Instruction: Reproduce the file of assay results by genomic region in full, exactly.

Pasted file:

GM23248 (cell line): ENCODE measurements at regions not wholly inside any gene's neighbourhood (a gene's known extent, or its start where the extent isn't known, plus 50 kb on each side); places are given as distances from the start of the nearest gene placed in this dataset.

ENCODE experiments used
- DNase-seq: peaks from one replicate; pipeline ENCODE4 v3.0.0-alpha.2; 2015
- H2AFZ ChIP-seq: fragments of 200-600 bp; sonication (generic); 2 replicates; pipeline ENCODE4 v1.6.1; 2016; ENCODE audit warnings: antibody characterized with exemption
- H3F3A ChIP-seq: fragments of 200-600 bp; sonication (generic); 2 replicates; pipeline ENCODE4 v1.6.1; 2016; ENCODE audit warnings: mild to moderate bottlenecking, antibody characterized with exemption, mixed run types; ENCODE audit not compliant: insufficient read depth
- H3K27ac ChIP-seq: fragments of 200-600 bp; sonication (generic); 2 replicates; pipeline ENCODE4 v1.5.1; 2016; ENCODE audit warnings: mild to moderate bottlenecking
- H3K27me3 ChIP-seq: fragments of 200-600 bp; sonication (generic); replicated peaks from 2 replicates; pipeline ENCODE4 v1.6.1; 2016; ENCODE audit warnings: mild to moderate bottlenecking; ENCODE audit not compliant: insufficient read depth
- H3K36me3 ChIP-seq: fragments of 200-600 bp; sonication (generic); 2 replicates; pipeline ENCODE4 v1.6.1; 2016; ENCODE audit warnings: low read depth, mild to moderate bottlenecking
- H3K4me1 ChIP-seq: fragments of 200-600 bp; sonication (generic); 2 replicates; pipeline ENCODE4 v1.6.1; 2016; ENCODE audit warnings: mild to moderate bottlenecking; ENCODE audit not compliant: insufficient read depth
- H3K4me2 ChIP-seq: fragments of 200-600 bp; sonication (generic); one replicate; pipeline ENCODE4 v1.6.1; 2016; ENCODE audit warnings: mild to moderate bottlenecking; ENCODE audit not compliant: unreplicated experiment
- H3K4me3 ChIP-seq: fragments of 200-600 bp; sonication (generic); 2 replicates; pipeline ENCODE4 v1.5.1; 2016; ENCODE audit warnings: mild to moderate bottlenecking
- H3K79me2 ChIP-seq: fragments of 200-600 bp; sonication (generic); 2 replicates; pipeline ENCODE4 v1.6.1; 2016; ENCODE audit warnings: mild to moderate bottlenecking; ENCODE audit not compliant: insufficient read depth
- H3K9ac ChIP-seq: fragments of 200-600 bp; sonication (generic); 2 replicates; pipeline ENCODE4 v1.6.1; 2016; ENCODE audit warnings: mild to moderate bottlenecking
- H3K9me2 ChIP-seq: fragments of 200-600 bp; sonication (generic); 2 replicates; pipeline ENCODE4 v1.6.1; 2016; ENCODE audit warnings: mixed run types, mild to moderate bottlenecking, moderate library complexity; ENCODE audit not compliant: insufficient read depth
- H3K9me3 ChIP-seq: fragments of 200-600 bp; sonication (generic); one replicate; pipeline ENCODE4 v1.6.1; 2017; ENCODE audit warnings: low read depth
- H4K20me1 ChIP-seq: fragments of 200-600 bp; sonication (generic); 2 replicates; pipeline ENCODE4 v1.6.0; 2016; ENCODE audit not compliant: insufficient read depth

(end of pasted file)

GM23248 (cell line): ENCODE measurements at regions not wholly inside any gene's neighbourhood (a gene's known extent, or its start where the extent isn't known, plus 50 kb on each side); places are given as distances from the start of the nearest gene placed in this dataset.

ENCODE experiments used
- DNase-seq: peaks from one replicate; pipeline ENCODE4 v3.0.0-alpha.2; 2015
- H2AFZ ChIP-seq: fragments of 200-600 bp; sonication (generic); 2 replicates; pipeline ENCODE4 v1.6.1; 2016; ENCODE audit warnings: antibody characterized with exemption
- H3F3A ChIP-seq: fragments of 200-600 bp; sonication (generic); 2 replicates; pipeline ENCODE4 v1.6.1; 2016; ENCODE audit warnings: mild to moderate bottlenecking, antibody characterized with exemption, mixed run types; ENCODE audit not compliant: insufficient read depth
- H3K27ac ChIP-seq: fragments of 200-600 bp; sonication (generic); 2 replicates; pipeline ENCODE4 v1.5.1; 2016; ENCODE audit warnings: mild to moderate bottlenecking
- H3K27me3 ChIP-seq: fragments of 200-600 bp; sonication (generic); replicated peaks from 2 replicates; pipeline ENCODE4 v1.6.1; 2016; ENCODE audit warnings: mild to moderate bottlenecking; ENCODE audit not compliant: insufficient read depth
- H3K36me3 ChIP-seq: fragments of 200-600 bp; sonication (generic); 2 replicates; pipeline ENCODE4 v1.6.1; 2016; ENCODE audit warnings: low read depth, mild to moderate bottlenecking
- H3K4me1 ChIP-seq: fragments of 200-600 bp; sonication (generic); 2 replicates; pipeline ENCODE4 v1.6.1; 2016; ENCODE audit warnings: mild to moderate bottlenecking; ENCODE audit not compliant: insufficient read depth
- H3K4me2 ChIP-seq: fragments of 200-600 bp; sonication (generic); one replicate; pipeline ENCODE4 v1.6.1; 2016; ENCODE audit warnings: mild to moderate bottlenecking; ENCODE audit not compliant: unreplicated experiment
- H3K4me3 ChIP-seq: fragments of 200-600 bp; sonication (generic); 2 replicates; pipeline ENCODE4 v1.5.1; 2016; ENCODE audit warnings: mild to moderate bottlenecking
- H3K79me2 ChIP-seq: fragments of 200-600 bp; sonication (generic); 2 replicates; pipeline ENCODE4 v1.6.1; 2016; ENCODE audit warnings: mild to moderate bottlenecking; ENCODE audit not compliant: insufficient read depth
- H3K9ac ChIP-seq: fragments of 200-600 bp; sonication (generic); 2 replicates; pipeline ENCODE4 v1.6.1; 2016; ENCODE audit warnings: mild to moderate bottlenecking
- H3K9me2 ChIP-seq: fragments of 200-600 bp; sonication (generic); 2 replicates; pipeline ENCODE4 v1.6.1; 2016; ENCODE audit warnings: mixed run types, mild to moderate bottlenecking, moderate library complexity; ENCODE audit not compliant: insufficient read depth
- H3K9me3 ChIP-seq: fragments of 200-600 bp; sonication (generic); one replicate; pipeline ENCODE4 v1.6.1; 2017; ENCODE audit warnings: low read depth
- H4K20me1 ChIP-seq: fragments of 200-600 bp; sonication (generic); 2 replicates; pipeline ENCODE4 v1.6.0; 2016; ENCODE audit not compliant: insufficient read depth